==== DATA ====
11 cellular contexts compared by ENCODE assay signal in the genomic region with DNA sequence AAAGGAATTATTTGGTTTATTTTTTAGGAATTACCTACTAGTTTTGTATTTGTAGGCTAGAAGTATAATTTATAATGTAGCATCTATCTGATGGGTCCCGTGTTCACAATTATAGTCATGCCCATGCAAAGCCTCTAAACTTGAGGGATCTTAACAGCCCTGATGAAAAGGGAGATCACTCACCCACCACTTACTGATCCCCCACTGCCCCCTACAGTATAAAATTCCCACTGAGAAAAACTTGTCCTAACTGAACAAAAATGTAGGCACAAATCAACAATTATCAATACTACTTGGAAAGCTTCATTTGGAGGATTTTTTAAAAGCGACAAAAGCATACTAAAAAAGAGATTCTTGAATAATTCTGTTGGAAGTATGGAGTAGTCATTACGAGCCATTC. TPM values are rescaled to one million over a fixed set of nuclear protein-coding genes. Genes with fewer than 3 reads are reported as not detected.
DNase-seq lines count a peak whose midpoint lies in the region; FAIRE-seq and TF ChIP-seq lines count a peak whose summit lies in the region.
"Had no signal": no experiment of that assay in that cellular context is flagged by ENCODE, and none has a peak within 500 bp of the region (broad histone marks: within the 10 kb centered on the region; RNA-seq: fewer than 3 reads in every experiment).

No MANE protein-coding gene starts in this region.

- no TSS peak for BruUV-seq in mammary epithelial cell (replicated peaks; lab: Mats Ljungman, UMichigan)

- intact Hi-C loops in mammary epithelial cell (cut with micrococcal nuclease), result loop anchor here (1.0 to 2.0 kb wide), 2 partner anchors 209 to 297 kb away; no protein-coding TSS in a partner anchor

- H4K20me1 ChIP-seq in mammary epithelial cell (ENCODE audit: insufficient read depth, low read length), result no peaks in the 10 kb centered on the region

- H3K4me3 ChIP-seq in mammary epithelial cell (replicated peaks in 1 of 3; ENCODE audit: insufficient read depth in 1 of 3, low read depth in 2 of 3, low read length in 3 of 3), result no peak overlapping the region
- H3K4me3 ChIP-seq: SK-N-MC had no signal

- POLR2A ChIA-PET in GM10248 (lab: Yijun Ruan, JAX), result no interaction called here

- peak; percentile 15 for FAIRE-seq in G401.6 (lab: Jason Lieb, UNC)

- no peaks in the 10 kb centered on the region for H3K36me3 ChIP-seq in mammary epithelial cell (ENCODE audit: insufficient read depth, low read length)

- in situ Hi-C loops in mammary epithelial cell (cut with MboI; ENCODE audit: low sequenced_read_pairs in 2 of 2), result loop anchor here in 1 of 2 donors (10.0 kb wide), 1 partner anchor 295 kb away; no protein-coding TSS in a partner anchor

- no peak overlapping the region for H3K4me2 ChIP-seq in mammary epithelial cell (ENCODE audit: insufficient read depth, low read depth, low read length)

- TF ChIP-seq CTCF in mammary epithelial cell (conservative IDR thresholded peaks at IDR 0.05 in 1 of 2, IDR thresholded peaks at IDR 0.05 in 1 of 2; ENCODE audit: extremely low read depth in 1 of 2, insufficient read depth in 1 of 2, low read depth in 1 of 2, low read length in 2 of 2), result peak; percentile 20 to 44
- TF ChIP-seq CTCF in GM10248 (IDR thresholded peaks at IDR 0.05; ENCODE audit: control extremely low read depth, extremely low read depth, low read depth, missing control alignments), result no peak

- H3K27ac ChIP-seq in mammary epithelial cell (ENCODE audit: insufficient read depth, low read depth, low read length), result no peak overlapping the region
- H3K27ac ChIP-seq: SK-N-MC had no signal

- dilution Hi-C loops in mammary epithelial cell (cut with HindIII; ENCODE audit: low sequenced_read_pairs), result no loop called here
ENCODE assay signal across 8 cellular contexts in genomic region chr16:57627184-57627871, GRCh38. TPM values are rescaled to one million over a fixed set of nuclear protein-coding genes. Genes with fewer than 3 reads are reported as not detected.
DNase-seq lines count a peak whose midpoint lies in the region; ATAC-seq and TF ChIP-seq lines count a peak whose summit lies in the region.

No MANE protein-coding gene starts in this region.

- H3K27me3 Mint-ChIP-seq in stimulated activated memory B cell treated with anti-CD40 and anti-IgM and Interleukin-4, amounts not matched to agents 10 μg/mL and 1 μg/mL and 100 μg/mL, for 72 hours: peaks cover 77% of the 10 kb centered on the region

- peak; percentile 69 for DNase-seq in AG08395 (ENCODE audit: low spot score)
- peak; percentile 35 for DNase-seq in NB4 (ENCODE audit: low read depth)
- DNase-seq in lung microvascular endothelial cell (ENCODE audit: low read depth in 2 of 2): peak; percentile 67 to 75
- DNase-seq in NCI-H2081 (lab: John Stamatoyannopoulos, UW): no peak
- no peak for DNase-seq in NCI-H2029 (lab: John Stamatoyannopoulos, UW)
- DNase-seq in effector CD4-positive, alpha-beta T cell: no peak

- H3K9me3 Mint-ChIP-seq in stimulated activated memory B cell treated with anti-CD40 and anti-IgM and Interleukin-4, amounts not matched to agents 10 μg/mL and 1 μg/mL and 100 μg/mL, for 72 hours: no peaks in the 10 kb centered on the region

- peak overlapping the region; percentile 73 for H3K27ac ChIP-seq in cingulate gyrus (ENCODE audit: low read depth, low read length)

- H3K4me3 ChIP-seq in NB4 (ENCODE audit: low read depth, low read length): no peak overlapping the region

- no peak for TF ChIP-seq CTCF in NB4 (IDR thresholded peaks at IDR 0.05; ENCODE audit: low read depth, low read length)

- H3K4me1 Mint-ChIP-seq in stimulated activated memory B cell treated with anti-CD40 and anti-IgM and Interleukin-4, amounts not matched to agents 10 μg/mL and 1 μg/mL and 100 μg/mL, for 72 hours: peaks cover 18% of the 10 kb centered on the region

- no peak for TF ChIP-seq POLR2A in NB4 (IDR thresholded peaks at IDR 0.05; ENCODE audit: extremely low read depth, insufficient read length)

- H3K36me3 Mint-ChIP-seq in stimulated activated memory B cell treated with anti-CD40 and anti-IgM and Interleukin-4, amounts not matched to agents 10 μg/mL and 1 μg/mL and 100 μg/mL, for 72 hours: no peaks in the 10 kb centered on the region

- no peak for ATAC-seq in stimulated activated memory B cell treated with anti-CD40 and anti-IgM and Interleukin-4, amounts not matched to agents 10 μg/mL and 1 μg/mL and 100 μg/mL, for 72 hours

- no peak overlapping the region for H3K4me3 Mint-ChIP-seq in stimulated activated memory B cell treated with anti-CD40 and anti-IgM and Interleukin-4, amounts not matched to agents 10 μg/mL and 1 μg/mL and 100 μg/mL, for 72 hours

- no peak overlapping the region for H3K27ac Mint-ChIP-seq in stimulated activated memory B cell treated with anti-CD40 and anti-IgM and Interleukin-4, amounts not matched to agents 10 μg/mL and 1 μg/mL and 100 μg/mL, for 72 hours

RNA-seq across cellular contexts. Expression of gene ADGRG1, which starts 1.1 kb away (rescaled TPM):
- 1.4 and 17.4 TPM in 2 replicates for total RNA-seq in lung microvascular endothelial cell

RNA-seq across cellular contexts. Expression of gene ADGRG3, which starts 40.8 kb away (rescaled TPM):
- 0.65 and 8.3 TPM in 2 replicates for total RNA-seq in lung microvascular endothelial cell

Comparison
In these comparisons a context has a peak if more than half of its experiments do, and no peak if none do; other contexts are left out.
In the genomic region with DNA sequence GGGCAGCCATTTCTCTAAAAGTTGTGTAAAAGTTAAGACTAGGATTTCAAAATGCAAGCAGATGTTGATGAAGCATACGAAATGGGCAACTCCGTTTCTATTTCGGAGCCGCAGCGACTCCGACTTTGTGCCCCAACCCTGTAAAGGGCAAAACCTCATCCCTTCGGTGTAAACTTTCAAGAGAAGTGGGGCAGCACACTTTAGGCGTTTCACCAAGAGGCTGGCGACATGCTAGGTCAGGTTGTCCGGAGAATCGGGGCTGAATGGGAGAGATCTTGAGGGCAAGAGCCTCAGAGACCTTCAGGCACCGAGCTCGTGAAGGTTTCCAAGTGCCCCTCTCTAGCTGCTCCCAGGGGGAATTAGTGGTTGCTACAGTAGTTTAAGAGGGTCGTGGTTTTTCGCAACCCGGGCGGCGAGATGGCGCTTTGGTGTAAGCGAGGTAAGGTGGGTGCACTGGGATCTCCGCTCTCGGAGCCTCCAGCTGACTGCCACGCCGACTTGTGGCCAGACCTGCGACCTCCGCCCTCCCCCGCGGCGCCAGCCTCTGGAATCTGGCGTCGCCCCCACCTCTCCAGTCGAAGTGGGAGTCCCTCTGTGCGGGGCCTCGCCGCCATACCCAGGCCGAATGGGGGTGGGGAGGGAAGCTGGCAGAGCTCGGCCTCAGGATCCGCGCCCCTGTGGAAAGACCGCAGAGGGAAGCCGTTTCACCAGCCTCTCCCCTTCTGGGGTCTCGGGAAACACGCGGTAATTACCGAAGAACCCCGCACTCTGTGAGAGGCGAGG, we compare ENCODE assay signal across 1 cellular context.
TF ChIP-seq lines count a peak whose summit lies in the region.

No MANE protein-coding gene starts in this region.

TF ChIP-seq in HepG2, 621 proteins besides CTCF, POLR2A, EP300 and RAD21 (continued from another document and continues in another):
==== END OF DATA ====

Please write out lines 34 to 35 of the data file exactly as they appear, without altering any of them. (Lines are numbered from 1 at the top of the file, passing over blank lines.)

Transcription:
- H3K4me1 Mint-ChIP-seq in stimulated activated memory B cell treated with anti-CD40 and anti-IgM and Interleukin-4, amounts not matched to agents 10 μg/mL and 1 μg/mL and 100 μg/mL, for 72 hours: peaks cover 18% of the 10 kb centered on the region

- no peak for TF ChIP-seq POLR2A in NB4 (IDR thresholded peaks at IDR 0.05; ENCODE audit: extremely low read depth, insufficient read length)